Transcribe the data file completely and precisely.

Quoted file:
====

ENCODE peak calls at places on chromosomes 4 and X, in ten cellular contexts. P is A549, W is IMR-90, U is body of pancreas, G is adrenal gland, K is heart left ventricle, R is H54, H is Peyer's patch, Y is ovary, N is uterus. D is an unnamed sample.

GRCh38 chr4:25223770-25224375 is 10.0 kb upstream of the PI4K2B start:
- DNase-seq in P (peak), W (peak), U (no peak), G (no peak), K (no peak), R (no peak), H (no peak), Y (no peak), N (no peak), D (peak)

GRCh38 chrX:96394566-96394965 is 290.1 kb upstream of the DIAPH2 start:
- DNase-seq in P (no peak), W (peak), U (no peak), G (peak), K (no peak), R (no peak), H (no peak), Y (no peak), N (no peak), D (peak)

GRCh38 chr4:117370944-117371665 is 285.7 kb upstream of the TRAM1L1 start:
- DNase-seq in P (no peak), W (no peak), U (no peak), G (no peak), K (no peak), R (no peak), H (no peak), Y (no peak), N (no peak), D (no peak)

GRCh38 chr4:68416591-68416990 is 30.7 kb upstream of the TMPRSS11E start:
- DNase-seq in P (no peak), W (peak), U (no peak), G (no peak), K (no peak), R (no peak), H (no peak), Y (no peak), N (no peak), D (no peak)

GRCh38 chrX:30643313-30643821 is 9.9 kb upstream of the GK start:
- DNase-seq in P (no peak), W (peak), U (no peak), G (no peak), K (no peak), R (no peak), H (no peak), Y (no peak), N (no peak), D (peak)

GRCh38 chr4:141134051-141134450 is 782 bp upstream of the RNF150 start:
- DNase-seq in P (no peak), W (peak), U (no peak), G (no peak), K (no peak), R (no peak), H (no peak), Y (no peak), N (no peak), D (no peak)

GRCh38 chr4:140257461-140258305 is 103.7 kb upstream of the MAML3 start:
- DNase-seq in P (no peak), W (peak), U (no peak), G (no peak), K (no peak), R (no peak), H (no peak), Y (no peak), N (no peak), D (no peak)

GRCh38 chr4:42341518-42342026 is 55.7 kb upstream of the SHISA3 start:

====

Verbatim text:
ENCODE peak calls at places on chromosomes 4 and X, in ten cellular contexts. P is A549, W is IMR-90, U is body of pancreas, G is adrenal gland, K is heart left ventricle, R is H54, H is Peyer's patch, Y is ovary, N is uterus. D is an unnamed sample.

GRCh38 chr4:25223770-25224375 is 10.0 kb upstream of the PI4K2B start:
- DNase-seq in P (peak), W (peak), U (no peak), G (no peak), K (no peak), R (no peak), H (no peak), Y (no peak), N (no peak), D (peak)

GRCh38 chrX:96394566-96394965 is 290.1 kb upstream of the DIAPH2 start:
- DNase-seq in P (no peak), W (peak), U (no peak), G (peak), K (no peak), R (no peak), H (no peak), Y (no peak), N (no peak), D (peak)

GRCh38 chr4:117370944-117371665 is 285.7 kb upstream of the TRAM1L1 start:
- DNase-seq in P (no peak), W (no peak), U (no peak), G (no peak), K (no peak), R (no peak), H (no peak), Y (no peak), N (no peak), D (no peak)

GRCh38 chr4:68416591-68416990 is 30.7 kb upstream of the TMPRSS11E start:
- DNase-seq in P (no peak), W (peak), U (no peak), G (no peak), K (no peak), R (no peak), H (no peak), Y (no peak), N (no peak), D (no peak)

GRCh38 chrX:30643313-30643821 is 9.9 kb upstream of the GK start:
- DNase-seq in P (no peak), W (peak), U (no peak), G (no peak), K (no peak), R (no peak), H (no peak), Y (no peak), N (no peak), D (peak)

GRCh38 chr4:141134051-141134450 is 782 bp upstream of the RNF150 start:
- DNase-seq in P (no peak), W (peak), U (no peak), G (no peak), K (no peak), R (no peak), H (no peak), Y (no peak), N (no peak), D (no peak)

GRCh38 chr4:140257461-140258305 is 103.7 kb upstream of the MAML3 start:
- DNase-seq in P (no peak), W (peak), U (no peak), G (no peak), K (no peak), R (no peak), H (no peak), Y (no peak), N (no peak), D (no peak)

GRCh38 chr4:42341518-42342026 is 55.7 kb upstream of the SHISA3 start: